Florida Legislative Update

Florida Legislative Update

The Florida legislature recently enacted legislation governing tenants’ rights in foreclosure, effective June 2, 2015.

 

FLORIDA HOUSE BILL 779

 

If a tenant is occupying residential premises that are the subject of a foreclosure sale, upon issuance of a certificate of title following the sale, the purchaser named in the certificate of title takes title to the residential premises subject to the rights of the tenant.  The tenant may remain in possession of the premises for 30 days following the date of the purchaser’s delivery of a written 30-day notice of termination.  The tenant is entitled to protections of the landlord and tenant laws.

 

The 30-day notice of termination must be in substantially the following form:

 

NOTICE TO TENANT OF TERMINATION

 

You are hereby notified that your rental agreement is terminated on the date of delivery of this notice, that your occupancy is terminated 30 days following the date of the delivery of this notice, and that I demand possession of the premises on …(date)…. If you do not vacate the premises by that date, I will ask the court for an order allowing me to remove you and your belongings from the premises. You are obligated to pay rent during the 30-day period for any amount that might accrue during that period.  Your rent must be delivered to …(landlord’s name and address).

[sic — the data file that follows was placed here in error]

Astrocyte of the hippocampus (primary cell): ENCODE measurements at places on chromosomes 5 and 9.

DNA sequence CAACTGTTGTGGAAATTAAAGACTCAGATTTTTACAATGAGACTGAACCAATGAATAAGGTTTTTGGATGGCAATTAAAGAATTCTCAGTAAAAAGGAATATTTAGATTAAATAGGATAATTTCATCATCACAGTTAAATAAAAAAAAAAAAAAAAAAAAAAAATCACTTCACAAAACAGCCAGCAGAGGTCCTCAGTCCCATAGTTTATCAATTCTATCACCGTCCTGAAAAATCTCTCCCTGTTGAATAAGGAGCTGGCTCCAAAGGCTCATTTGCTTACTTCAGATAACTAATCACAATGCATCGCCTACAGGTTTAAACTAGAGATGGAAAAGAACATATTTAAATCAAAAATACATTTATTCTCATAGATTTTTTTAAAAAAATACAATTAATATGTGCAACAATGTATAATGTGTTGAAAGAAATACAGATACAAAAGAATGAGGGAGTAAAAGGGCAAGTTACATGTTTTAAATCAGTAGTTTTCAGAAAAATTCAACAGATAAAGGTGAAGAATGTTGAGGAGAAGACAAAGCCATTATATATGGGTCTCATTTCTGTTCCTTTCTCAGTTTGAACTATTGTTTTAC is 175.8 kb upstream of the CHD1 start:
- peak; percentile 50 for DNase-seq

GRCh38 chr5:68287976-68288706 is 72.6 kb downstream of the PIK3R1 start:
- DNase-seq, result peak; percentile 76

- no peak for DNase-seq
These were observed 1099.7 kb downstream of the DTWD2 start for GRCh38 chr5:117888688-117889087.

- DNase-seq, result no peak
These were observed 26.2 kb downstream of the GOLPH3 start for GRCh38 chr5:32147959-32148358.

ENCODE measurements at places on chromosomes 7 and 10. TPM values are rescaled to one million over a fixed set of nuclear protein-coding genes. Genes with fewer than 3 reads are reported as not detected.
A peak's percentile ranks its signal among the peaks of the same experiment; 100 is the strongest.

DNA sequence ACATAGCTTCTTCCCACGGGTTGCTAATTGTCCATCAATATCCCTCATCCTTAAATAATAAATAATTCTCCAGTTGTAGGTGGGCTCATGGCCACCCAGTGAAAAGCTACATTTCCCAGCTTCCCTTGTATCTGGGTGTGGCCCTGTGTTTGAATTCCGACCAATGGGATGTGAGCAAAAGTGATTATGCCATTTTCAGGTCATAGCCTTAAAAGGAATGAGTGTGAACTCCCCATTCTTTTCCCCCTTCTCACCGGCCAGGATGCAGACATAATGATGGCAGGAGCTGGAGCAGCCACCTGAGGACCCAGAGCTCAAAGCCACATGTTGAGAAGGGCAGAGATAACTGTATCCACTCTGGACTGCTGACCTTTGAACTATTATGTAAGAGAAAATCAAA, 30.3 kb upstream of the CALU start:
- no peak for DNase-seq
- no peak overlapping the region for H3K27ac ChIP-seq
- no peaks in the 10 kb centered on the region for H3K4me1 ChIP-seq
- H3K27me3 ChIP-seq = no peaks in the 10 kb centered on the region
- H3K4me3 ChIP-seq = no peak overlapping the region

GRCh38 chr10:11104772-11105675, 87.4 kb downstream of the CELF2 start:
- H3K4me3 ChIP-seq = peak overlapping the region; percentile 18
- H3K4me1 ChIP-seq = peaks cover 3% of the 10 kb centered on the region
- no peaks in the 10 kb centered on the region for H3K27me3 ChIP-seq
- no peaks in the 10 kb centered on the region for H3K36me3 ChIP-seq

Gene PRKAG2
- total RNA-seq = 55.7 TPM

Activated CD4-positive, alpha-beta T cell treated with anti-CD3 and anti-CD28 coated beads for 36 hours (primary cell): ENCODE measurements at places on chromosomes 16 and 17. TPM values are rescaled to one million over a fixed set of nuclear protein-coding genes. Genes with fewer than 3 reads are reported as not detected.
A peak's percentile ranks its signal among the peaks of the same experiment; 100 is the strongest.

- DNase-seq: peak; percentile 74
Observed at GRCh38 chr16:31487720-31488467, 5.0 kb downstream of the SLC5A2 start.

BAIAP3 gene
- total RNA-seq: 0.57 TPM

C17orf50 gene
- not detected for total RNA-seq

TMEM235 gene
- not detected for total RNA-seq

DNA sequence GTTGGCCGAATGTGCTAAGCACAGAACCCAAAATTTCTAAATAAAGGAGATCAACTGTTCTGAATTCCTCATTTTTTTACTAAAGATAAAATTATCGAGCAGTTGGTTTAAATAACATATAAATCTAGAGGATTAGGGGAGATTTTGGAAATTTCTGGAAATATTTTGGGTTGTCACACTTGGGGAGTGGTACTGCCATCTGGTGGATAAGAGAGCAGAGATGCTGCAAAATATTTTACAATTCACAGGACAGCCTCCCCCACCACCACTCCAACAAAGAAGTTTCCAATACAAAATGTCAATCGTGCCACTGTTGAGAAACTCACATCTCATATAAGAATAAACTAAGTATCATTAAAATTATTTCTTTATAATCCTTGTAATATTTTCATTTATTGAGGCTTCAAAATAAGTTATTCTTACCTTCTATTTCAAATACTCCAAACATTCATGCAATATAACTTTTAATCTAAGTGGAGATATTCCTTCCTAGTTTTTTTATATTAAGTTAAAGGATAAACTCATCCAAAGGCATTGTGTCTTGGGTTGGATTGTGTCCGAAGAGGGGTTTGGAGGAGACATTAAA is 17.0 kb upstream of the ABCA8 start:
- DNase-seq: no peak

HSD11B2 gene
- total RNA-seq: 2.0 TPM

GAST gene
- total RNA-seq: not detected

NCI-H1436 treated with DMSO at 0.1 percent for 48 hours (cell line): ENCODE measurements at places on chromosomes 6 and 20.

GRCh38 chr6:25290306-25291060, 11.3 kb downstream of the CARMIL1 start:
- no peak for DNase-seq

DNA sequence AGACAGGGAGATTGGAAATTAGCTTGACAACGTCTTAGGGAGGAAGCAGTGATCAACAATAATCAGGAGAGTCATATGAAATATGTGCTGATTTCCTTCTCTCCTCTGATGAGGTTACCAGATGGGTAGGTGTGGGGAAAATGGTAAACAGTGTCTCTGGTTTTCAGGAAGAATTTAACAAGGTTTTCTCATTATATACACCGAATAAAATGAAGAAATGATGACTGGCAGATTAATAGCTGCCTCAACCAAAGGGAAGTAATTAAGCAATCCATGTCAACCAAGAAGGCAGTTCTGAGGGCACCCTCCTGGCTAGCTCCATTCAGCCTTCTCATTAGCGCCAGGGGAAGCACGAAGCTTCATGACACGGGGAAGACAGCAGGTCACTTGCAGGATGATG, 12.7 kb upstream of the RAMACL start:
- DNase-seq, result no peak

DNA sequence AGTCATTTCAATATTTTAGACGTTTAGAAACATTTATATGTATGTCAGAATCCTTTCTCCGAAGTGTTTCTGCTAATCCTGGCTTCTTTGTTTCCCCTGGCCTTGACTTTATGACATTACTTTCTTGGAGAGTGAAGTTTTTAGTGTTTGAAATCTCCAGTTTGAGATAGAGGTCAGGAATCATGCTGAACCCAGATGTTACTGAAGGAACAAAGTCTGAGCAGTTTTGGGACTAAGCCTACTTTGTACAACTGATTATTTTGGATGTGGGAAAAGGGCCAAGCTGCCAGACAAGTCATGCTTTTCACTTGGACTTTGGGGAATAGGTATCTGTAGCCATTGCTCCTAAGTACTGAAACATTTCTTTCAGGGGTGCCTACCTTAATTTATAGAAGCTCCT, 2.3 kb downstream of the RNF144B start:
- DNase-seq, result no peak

The 30-day notice of termination must be delivered in the same manner as provided for the termination of a rental agreement by a landlord.

 

The purchaser at the foreclosure sale may apply to the court for a writ of possession based upon a sworn affidavit that the 30-day notice of termination was delivered to the tenant and the tenant has failed to vacate the premises at the conclusion of the 30-day period.  If the court awards a writ of possession, the writ must be served on the tenant.  The writ of possession will be governed by the landlord and tenant laws.

 

The above requirements do not apply if:

  • The tenant is the borrower in the subject foreclosure or is the child, spouse, or parent of the borrower in the subject foreclosure.
  • The tenant’s rental agreement is not the result of an arm’s length transaction.
  • The tenant’s rental agreement allows the tenant to pay rent that is substantially less than the fair market rent for the premises, unless the rent is reduced or subsidized due to a federal, state, or local subsidy.

 

A purchaser at a foreclosure sale of a residential premises occupied by a tenant does not assume the obligations of a landlord, unless or until the purchaser assumes an existing rental agreement with the tenant that has not ended or enters into a new rental agreement with the tenant.